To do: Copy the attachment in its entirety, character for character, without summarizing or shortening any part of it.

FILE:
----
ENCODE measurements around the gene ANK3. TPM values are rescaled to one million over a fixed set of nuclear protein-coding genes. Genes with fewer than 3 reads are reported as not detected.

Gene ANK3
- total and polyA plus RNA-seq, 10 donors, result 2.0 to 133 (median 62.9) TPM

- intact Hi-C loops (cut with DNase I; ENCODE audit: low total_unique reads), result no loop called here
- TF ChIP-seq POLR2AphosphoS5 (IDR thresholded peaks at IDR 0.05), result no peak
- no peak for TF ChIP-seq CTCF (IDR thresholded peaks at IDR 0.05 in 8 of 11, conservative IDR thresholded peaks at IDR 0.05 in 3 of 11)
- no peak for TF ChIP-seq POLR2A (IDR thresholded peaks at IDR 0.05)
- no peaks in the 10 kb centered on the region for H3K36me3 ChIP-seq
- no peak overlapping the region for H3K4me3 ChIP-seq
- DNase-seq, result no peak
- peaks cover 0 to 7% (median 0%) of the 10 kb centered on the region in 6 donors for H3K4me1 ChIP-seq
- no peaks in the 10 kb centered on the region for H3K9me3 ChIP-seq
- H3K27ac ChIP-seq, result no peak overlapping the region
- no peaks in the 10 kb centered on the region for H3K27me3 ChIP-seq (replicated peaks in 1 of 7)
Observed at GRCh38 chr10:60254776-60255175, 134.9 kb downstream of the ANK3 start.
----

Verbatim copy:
ENCODE measurements around the gene ANK3. TPM values are rescaled to one million over a fixed set of nuclear protein-coding genes. Genes with fewer than 3 reads are reported as not detected.

Gene ANK3
- total and polyA plus RNA-seq, 10 donors, result 2.0 to 133 (median 62.9) TPM

- intact Hi-C loops (cut with DNase I; ENCODE audit: low total_unique reads), result no loop called here
- TF ChIP-seq POLR2AphosphoS5 (IDR thresholded peaks at IDR 0.05), result no peak
- no peak for TF ChIP-seq CTCF (IDR thresholded peaks at IDR 0.05 in 8 of 11, conservative IDR thresholded peaks at IDR 0.05 in 3 of 11)
- no peak for TF ChIP-seq POLR2A (IDR thresholded peaks at IDR 0.05)
- no peaks in the 10 kb centered on the region for H3K36me3 ChIP-seq
- no peak overlapping the region for H3K4me3 ChIP-seq
- DNase-seq, result no peak
- peaks cover 0 to 7% (median 0%) of the 10 kb centered on the region in 6 donors for H3K4me1 ChIP-seq
- no peaks in the 10 kb centered on the region for H3K9me3 ChIP-seq
- H3K27ac ChIP-seq, result no peak overlapping the region
- no peaks in the 10 kb centered on the region for H3K27me3 ChIP-seq (replicated peaks in 1 of 7)
Observed at GRCh38 chr10:60254776-60255175, 134.9 kb downstream of the ANK3 start.